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Let Aron Baynes shoot: how the Celtics center has become indispensable

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Boston’s Australian big man has doubled his minutes from all previous postseason appearances and he’s making every one of them count.

NBA: Playoffs-Boston Celtics at Philadelphia 76ers
Boston’s Aron Baynes faces off against Philadelphia’s Joel Embiid for the tip on May 5, 2018.
Bill Streicher-USA TODAY Sports

What a night for Boston Celtics big man (and presumed feature runway model for Tommy Heinsohn’s upcoming Australian Outback-themed big and tall line) Aron Baynes. The highlight reels will cut to him stepping into a three and slamming home putbacks. The stat sheets shows a fifth-year center, who never averaged more than 11 minutes per game in previous playoff runs, blowing his usual lines out of the water.

Three-point shooting anomaly

You’d be forgiven for not calling Baynes a three-point ace before his wild improvements this postseason. Baynes hit one of his two attempts from beyond the arc in Game 5 against the Philadelphia 76ers.

This pretty shot—a corner trey of a one-armed bounce pass from Jaylen Brown, with Dario Saric closing fast to up the difficulty—helped boost the Boston run to close the second quarter up nine points.

One make on two attempts doesn’t seem like much, until it’s considered in context. Baynes didn’t take a three in his previous playoff appearances. Through the last two series, he’s 9 of 19, good enough for 47.4%. He’s taken 16 of those shots in the last five games.

It gets wackier. Baynes tried the three-ball 21 times in the entirety of the 2017-2018 season. And while that number is infinitely greater than his 2016-2017 regular season (he attempted exactly 0 threes last year), he only made three of them.

Add one more crazy accomplishment to the running list these Celtics have going: Aron Baynes has improved from shooting 3 of 21 (14.3%) in the regular season to 9 of 19 (47.4%) in 12 playoff games. That’s after four other seasons of the statistical equivalent of no makes on no attempts.

That’s bonkers.

Scoring in the restricted area

So no one outside the Celtics organization could’ve or should’ve expected such radical improvement from Baynes beyond the arc. Philadelphia, however, should’ve expected the 6’10”, 260 lbs center to cause problems when left uncovered in the paint. He went 3 of 5 inside in Game 5 against the 76ers. Two of those makes were putbacks—one with TJ McConnell doing everything (but nothing) to block Baynes out and the other where Joel Embiid was...

...right.

Baynes is 17 of 25 on shots 0-5 feet from the rim in these playoffs and went 7 for 9 against the Sixers.

Perhaps more impressive than the shots Baynes has made, is the fact that he’s making them at this clip while playing nearly double the minutes he has in previous postseason runs. And also while having the tough assignment of slowing down Embiid, one of the league’s most promising young talents. Baynes, a recurring character on Embiid posters, can get right up and keep pushing for his team on the offensive end.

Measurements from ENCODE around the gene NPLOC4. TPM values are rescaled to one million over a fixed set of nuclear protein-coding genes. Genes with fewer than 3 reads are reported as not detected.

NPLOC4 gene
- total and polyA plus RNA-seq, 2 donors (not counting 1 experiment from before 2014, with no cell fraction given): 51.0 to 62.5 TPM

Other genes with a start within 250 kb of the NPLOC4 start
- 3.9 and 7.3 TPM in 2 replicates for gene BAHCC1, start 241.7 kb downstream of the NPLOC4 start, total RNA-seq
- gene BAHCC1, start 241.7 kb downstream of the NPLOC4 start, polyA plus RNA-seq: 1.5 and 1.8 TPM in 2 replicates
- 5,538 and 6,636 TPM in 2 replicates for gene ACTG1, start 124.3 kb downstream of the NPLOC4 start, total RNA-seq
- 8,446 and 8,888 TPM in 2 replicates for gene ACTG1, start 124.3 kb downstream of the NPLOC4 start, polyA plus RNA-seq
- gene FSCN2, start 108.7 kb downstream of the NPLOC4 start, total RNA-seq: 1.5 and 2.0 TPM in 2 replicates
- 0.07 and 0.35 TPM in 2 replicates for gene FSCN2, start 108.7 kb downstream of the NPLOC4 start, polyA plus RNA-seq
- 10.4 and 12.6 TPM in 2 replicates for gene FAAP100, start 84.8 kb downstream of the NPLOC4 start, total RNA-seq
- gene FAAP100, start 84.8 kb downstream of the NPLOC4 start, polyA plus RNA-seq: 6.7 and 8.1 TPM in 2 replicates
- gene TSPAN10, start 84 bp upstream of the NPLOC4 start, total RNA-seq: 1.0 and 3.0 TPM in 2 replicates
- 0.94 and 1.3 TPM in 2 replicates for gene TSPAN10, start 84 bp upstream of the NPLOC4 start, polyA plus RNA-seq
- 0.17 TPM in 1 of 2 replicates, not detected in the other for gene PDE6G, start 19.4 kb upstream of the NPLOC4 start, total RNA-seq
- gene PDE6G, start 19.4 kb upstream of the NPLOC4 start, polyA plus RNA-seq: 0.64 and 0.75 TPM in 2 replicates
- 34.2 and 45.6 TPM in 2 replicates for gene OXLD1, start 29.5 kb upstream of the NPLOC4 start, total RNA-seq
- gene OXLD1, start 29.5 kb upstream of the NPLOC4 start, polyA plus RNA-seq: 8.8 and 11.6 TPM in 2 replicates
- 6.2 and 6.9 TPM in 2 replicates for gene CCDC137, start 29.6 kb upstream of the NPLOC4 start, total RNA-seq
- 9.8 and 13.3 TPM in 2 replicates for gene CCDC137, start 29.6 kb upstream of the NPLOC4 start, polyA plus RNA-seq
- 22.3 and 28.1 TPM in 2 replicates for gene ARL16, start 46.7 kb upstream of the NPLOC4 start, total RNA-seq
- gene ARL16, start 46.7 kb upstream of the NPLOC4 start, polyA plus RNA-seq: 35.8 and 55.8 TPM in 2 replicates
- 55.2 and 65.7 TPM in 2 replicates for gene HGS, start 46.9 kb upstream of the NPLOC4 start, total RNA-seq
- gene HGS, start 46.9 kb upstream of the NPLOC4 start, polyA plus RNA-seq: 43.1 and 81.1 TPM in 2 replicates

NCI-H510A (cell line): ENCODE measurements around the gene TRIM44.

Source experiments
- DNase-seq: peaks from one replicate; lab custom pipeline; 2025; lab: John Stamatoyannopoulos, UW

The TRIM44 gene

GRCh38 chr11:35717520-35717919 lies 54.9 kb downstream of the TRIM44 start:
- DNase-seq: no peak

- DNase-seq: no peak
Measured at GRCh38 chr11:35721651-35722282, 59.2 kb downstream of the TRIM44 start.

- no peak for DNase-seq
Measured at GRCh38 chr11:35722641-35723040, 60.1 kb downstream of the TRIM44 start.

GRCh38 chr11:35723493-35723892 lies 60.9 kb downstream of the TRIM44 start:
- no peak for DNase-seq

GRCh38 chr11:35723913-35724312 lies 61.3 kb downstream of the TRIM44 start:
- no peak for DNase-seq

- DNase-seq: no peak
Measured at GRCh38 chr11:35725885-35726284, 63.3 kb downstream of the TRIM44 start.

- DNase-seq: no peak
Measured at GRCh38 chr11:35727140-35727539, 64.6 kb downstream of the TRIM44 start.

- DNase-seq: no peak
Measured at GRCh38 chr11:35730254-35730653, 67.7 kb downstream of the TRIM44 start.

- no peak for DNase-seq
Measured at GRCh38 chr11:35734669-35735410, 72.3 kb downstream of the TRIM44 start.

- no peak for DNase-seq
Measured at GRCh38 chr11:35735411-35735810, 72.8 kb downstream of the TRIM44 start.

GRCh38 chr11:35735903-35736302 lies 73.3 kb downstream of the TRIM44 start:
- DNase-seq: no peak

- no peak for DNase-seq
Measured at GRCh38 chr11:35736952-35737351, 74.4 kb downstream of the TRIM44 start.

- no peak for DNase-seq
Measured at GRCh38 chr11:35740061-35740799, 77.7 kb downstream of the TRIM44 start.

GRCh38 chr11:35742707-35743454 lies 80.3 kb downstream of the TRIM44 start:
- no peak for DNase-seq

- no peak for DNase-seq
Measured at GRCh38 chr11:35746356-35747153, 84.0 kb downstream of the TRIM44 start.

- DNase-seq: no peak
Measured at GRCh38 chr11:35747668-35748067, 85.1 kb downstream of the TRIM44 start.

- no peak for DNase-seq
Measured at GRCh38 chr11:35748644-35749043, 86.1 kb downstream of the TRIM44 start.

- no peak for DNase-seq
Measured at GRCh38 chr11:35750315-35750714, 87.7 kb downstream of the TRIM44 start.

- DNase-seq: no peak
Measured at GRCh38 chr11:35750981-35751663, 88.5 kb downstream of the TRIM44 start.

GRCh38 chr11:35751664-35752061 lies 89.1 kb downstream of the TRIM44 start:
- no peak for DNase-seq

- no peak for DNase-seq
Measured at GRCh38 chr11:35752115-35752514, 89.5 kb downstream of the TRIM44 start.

Undaunted on defense

Mental toughness might top the list of impressive traits for Baynes. (Although this could be said about the Celtics in total these days and this season.) He has not averaged the minutes, the points, or the blocks, nor has he made the highlights much in his five seasons in the NBA.

Baynes has made his money as a consummate professional—using his continental body to protect the rim and never back down from an opponent. He defended Embiid for 39.2 possessions this series, 10 more than any other player during Philadelphia’s postseason run. Embiid averaged 0.3 points on those possessions. Of players who have defended Embiid for 20 possessions or more in the postseason, only Miami’s Hassan Whiteside was better.

Philadelphia 76ers v Boston Celtics - Game One Photo by Maddie Meyer/Getty Images

The Celtics center’s commitment to every play has also manifested in rebounds. Baynes is +4 boards this postseason in comparison to all other playoff runs. That’s not necessarily remarkable given his sizable uptick in minutes. What it is, is logical. Predictable.

And that’s got to be the hope of almost any coach looking at a tight rotations and difficult assignments for his role players—that more playing time will naturally translate into more production. It’s not often that players (who are human, after all) can easily handle more minutes, tougher defensive tasks, under more pressure than normal.

But that’s exactly what Aron Baynes has done. Expect Stevens to look to Baynes for more of everything if and when Ty Lue sends Tristan Thompson onto the floor for more minutes. Baynes will need to keep Thompson off the offensive boards, the place where the Cavaliers’ backup center has repeatedly crushed previous Celtics teams in the playoffs.

After many seasons lacking a stout, hard-working, productive rim protector, Boston has found a rocksteady big man willing to change his game and rise to the occasion in Aron Baynes.